Doctors say Queensland government must fund fluoride for the entire state
Dentists and doctors in Queensland are reporting “extensive tooth decay” in parts of the state that refuse to add fluoride to the water supply, especially among children and the elderly.
One in four Queensland children admitted to hospital requires treatment for a dental condition, according to the most recent report by the state’s chief medical officer.
Indigenous children, many of whom live in communities without fluoride, have a staggering 70% rate of tooth decay. The rate is 55% among all Queensland children aged between five and 15.
The Australian Medical Association says its top priority in Queensland is for the state government to fund the cost of fluoridation, and to mandate its use across the state.
In 2007 the then premier Anna Bligh introduced statewide fluoridation for town water supplies. But in 2012 Campbell Newman’s government, under pressure from a fringe of ultra-conservative MPs, legislated to give council areas the option.
Subsequently 19 local government areas removed fluoride from their water supply. Some areas have cited cost as a barrier; others were the targets of campaigns by anti-fluoride campaigners.
The president of the AMA in Queensland, Dilip Dhupelia, said dental outcomes in those areas were noticeably worse than places that continued to add fluoride to their water supply.
In Bundaberg, which does not have fluoride, the rate of tooth decay is about 2.5 times higher than the rest of the state. There were 244 admissions to hospital for dental conditions in the town last year. Across the state, the number is in excess of 4,000.
“These councils are seemingly unwilling to accept the extensive body of evidence proving the health benefits and safety of fluoride and so we are calling on the state government to rectify the problem urgently by mandating fluoride in all drinking water supplies,” Dhupelia said.
“The cost of services, the cost-benefit analysis of adding fluoride in the water, significantly outweighs the cost of dental services.”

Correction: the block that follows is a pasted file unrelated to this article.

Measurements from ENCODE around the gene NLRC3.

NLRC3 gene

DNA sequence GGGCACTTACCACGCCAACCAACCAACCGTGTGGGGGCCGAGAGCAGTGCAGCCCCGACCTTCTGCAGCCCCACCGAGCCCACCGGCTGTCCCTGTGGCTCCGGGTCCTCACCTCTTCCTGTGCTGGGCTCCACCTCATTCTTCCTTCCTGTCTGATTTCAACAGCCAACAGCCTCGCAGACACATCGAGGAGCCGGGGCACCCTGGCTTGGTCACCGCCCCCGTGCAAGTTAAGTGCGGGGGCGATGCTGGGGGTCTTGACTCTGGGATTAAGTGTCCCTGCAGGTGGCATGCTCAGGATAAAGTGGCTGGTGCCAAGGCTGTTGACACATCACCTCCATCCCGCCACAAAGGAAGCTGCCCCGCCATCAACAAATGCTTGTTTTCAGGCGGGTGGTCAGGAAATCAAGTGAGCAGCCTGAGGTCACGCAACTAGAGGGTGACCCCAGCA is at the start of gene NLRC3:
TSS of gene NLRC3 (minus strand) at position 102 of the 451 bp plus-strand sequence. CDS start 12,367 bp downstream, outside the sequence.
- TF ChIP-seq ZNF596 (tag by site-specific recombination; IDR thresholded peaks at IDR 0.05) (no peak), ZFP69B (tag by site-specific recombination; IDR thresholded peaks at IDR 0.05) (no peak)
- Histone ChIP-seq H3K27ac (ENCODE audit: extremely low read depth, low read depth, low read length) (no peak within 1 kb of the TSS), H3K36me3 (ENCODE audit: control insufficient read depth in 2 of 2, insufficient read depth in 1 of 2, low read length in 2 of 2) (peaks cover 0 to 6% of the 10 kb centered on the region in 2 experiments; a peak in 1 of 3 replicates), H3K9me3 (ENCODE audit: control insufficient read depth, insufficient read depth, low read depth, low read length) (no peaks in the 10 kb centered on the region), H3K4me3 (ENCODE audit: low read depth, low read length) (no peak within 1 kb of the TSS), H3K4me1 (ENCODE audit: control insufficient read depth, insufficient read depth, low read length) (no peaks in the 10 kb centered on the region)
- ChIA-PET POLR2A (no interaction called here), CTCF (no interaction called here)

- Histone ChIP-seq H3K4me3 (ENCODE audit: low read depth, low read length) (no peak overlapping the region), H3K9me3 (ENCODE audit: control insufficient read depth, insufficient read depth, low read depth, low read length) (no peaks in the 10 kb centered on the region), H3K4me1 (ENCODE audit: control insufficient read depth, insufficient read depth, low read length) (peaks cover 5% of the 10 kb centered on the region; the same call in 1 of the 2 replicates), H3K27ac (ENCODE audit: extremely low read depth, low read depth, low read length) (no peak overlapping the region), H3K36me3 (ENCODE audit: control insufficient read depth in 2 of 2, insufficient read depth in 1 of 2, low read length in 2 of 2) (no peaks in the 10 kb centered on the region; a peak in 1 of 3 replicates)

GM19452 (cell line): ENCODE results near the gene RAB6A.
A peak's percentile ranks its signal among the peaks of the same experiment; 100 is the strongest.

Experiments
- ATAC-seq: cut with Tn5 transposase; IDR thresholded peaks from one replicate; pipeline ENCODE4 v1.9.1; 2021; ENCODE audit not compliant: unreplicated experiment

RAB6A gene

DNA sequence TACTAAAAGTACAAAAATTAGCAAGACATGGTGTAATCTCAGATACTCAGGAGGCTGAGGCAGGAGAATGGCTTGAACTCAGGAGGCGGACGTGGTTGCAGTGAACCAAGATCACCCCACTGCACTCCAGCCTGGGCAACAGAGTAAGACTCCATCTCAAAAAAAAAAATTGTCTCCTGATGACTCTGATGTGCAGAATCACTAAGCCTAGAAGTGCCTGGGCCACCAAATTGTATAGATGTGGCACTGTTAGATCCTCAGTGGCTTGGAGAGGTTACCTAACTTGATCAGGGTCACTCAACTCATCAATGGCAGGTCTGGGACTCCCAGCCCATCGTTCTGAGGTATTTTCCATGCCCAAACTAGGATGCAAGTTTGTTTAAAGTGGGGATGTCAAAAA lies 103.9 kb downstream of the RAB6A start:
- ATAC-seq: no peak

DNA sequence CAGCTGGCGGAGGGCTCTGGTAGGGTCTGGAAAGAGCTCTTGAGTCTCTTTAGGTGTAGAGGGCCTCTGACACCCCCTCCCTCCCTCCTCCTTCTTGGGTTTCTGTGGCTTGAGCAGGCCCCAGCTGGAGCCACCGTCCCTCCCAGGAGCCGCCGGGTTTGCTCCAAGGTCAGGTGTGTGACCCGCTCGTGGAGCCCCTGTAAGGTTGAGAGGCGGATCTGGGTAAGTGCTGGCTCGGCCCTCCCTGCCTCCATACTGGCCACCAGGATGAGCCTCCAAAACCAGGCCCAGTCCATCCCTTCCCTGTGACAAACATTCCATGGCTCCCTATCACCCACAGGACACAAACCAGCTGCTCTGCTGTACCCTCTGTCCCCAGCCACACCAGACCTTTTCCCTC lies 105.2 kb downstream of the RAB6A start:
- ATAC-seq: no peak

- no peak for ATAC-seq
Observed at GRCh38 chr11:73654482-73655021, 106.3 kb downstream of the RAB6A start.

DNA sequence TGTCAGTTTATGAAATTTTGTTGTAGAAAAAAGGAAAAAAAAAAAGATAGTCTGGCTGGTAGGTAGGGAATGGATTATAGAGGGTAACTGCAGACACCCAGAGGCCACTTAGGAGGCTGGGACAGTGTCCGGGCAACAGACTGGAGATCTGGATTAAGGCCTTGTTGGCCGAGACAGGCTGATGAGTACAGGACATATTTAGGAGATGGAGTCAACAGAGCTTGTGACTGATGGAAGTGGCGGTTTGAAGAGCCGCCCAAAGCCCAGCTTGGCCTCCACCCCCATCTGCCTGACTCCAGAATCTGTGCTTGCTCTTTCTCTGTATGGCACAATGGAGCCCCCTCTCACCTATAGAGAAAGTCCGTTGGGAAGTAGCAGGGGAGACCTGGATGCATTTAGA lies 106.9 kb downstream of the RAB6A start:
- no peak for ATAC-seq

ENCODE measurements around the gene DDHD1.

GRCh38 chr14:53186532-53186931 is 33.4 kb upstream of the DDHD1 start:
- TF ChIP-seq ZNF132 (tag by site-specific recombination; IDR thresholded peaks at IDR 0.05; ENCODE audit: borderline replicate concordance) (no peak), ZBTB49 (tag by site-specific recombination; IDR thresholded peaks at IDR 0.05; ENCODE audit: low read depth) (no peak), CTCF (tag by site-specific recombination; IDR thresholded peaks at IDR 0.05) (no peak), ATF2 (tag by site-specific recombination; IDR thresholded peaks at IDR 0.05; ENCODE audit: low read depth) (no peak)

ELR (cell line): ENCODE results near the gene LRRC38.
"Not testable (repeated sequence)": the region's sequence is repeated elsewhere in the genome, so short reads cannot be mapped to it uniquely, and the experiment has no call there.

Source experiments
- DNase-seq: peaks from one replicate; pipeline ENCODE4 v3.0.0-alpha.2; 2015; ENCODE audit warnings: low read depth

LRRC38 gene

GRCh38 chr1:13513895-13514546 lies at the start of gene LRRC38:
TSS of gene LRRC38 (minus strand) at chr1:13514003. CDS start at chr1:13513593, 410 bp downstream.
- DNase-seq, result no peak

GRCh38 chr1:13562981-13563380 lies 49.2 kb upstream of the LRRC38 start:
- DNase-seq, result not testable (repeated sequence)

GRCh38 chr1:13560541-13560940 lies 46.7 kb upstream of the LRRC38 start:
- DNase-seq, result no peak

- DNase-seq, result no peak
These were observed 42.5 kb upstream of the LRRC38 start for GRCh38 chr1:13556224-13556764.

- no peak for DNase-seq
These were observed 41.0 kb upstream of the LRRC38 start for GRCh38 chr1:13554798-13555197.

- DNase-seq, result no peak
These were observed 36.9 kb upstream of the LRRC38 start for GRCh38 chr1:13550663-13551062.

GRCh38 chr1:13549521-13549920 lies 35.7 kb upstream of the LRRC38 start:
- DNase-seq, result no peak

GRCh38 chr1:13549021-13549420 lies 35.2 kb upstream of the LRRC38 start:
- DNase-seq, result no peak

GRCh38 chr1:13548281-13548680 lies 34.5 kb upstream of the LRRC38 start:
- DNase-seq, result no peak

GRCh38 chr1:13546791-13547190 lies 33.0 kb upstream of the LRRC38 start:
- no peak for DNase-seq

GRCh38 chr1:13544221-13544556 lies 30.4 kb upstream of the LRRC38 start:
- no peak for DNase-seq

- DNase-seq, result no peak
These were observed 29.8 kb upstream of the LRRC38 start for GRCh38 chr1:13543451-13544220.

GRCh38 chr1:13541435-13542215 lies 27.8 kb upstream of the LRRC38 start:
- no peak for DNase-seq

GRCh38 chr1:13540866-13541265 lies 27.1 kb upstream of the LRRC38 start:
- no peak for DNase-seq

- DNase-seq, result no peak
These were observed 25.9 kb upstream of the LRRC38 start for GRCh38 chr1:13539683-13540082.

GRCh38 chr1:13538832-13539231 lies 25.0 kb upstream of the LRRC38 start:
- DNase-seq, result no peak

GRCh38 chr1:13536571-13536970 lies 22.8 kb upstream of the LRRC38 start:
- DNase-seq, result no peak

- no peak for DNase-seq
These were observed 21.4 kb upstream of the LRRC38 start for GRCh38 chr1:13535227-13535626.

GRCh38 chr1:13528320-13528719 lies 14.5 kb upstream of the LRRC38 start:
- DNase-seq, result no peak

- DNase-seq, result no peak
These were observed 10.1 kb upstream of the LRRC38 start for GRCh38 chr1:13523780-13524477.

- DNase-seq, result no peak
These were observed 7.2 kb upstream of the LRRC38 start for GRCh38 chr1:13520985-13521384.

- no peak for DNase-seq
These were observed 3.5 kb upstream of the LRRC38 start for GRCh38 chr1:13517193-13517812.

The Palaszczuk government has been tentative about reversing the Newman-era decree and taking decision-making power away from local government.
In this term of government abortion has been decriminalised, and debate has begun about voluntary assisted dying. Ministers have been reluctant to further accelerate the pace of social change in a once deeply conservative state; especially in regional areas with many socially conservative voters.
Neil Johnson, the foundation dean of the Griffith University dental school and an emeritus professor, has been involved in a long-running study of dental heath in a Cape York Indigenous community.
Fluoride was added to the water supply in 2006. About six years later, there had been “a considerable improvement” in the health of the community, and about a 40% reduction in tooth decay.
“The anti-fluoride movement, like the flat earth movement, is active all over the world,” Johnson said. “Queensland is dragging the chain significantly.
“From remote communities, the most common cause of medevac to a city or town for a general anaesthetic is to extract teeth. The community impact is considerable, and the financial impact is considerable.
“If we get the state government to say, we’ll fund it for you … that’s in everybody’s interest.”
Michael Foley, a senior lecturer in public health dentistry at the University of Queensland, said fluoride was among the most cost-effective public health interventions. He said other interventions – such as seatbelts in cars, or breast screening – were the right thing to do, but came at a net financial cost.
“Water fluoridation stands alone … it actually brings back in money. It brings back, in savings to the public health system, many times what it costs to implement.”